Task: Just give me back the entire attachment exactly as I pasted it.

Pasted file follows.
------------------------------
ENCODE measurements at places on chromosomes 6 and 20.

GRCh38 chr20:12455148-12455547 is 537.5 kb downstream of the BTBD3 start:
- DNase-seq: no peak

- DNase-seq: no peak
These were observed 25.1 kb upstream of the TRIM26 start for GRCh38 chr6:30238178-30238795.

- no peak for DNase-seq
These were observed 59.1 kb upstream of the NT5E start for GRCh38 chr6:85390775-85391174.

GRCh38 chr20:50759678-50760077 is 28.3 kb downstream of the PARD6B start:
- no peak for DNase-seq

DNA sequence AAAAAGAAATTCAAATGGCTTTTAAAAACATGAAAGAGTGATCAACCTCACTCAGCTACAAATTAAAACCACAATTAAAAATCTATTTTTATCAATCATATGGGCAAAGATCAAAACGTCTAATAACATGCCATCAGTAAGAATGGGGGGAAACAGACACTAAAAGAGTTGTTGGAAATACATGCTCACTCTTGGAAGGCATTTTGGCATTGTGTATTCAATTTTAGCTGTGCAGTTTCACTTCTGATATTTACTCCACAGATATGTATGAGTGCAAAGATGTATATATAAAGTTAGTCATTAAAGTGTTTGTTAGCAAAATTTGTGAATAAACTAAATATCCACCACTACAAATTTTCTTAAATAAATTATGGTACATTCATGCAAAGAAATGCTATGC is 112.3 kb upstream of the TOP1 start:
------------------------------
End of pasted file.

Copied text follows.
ENCODE measurements at places on chromosomes 6 and 20.

GRCh38 chr20:12455148-12455547 is 537.5 kb downstream of the BTBD3 start:
- DNase-seq: no peak

- DNase-seq: no peak
These were observed 25.1 kb upstream of the TRIM26 start for GRCh38 chr6:30238178-30238795.

- no peak for DNase-seq
These were observed 59.1 kb upstream of the NT5E start for GRCh38 chr6:85390775-85391174.

GRCh38 chr20:50759678-50760077 is 28.3 kb downstream of the PARD6B start:
- no peak for DNase-seq

DNA sequence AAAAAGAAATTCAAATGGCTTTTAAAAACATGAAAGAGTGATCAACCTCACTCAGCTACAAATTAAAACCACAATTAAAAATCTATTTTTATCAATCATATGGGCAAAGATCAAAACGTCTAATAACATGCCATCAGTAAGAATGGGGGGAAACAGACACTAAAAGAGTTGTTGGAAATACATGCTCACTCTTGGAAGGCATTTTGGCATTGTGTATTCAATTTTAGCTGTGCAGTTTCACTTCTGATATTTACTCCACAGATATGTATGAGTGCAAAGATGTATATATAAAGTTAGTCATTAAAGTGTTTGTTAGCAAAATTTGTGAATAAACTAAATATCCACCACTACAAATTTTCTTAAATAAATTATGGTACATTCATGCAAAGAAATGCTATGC is 112.3 kb upstream of the TOP1 start: